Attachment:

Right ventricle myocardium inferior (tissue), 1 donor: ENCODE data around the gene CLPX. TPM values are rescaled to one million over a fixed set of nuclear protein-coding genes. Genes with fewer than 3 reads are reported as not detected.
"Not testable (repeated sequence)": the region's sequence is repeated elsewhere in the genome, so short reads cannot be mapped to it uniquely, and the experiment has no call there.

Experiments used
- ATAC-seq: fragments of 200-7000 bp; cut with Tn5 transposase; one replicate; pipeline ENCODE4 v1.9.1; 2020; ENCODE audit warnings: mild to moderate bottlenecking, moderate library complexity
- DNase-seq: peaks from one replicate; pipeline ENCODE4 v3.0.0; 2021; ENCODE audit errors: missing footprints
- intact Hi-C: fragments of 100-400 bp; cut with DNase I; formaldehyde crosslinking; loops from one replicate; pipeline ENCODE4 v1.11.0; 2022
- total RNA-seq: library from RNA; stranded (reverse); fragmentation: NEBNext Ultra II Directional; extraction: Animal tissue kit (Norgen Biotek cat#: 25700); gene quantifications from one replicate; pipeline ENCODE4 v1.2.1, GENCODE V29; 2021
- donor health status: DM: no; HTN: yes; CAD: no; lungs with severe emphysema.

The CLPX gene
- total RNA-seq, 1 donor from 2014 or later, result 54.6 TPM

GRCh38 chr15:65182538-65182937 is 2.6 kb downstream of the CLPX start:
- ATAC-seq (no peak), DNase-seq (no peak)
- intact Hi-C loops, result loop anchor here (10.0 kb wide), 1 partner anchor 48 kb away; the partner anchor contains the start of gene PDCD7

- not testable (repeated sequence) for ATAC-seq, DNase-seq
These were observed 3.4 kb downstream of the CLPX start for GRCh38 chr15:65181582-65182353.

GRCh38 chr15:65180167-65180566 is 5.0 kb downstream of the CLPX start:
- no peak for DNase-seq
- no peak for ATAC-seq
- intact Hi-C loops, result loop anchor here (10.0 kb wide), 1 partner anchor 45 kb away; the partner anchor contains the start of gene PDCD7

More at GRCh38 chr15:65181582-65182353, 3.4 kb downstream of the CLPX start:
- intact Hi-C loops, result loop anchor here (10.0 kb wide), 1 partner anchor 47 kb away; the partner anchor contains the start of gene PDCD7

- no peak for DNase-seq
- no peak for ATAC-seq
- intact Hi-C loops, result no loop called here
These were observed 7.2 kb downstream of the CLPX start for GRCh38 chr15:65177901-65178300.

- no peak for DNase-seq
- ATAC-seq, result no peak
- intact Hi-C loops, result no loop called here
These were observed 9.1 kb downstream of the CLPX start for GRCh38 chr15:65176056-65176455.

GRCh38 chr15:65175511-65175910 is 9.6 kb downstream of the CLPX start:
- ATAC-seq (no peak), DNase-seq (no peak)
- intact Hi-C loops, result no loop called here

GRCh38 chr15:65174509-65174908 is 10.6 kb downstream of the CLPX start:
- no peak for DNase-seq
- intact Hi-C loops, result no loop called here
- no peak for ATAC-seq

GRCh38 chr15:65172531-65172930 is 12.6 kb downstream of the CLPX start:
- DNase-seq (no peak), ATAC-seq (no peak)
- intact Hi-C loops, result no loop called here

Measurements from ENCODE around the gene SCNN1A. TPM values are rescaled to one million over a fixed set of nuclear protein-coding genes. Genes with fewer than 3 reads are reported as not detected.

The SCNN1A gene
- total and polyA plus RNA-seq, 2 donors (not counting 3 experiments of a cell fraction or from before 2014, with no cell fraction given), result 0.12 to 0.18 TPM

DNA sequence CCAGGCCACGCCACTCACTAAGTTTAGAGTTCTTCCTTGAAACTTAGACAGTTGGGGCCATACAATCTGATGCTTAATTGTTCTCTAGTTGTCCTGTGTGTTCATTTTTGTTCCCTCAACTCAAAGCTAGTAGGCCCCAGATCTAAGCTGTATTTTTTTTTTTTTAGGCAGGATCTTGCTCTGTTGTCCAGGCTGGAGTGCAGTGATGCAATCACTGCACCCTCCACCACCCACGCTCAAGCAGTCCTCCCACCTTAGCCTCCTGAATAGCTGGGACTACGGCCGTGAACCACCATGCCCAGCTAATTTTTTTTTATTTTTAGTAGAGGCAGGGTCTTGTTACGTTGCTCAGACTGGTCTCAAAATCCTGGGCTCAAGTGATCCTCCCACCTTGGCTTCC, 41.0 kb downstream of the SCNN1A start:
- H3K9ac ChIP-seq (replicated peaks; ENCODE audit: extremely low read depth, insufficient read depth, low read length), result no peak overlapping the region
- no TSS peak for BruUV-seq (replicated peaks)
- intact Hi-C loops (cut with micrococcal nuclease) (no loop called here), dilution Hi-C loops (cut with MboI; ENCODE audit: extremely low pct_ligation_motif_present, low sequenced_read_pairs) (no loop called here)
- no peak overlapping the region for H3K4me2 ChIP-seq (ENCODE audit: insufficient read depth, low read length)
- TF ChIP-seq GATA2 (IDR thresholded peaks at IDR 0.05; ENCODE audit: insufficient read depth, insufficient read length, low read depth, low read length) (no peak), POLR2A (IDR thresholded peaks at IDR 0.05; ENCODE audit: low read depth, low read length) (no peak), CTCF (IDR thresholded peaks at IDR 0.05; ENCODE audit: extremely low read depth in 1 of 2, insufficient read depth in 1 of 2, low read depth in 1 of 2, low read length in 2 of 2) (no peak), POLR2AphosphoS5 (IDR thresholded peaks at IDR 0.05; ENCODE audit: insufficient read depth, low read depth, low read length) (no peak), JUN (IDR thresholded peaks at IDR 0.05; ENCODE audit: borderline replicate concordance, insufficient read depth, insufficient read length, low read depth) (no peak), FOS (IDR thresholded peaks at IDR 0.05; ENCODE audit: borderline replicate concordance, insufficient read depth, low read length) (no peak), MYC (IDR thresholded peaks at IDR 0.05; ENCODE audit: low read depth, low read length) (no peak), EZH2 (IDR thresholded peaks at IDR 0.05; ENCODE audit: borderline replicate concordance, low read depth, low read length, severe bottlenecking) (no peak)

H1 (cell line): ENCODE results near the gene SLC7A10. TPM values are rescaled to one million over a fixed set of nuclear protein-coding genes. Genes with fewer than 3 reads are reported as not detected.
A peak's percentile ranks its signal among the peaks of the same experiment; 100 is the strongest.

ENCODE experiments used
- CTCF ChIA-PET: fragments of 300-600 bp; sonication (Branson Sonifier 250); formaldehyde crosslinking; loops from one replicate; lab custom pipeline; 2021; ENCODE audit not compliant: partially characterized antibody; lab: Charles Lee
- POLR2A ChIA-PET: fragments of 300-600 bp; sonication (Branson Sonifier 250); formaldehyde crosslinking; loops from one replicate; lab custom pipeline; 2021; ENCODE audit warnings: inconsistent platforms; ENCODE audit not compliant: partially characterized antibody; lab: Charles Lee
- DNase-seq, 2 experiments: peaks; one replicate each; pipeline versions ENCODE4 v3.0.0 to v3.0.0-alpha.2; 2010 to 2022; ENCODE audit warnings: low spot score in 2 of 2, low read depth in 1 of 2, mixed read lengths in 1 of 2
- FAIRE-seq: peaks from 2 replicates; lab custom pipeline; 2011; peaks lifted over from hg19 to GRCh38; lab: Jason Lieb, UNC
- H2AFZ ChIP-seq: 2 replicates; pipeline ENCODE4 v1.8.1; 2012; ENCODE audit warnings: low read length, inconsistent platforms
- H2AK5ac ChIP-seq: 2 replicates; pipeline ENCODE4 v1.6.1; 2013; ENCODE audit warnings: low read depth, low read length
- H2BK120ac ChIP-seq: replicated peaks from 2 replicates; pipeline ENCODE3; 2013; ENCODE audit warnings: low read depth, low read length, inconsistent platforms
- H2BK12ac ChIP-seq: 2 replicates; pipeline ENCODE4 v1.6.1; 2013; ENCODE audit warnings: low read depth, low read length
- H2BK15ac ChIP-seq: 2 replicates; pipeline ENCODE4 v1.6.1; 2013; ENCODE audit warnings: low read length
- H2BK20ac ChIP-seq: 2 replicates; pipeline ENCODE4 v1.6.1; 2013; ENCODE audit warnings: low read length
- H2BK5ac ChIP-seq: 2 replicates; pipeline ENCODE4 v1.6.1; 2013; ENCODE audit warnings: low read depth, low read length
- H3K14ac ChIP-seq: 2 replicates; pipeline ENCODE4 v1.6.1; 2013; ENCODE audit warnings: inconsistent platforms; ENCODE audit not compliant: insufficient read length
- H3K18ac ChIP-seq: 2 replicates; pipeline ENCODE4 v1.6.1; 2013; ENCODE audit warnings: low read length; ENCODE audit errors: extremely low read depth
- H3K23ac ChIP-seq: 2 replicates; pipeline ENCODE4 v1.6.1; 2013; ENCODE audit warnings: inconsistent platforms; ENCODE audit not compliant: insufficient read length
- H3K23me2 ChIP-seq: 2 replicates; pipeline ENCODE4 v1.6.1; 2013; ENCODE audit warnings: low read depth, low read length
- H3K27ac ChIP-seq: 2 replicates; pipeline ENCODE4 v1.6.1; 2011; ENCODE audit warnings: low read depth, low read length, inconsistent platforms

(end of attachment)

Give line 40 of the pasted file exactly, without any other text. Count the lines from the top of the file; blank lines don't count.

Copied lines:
Measurements from ENCODE around the gene SCNN1A. TPM values are rescaled to one million over a fixed set of nuclear protein-coding genes. Genes with fewer than 3 reads are reported as not detected.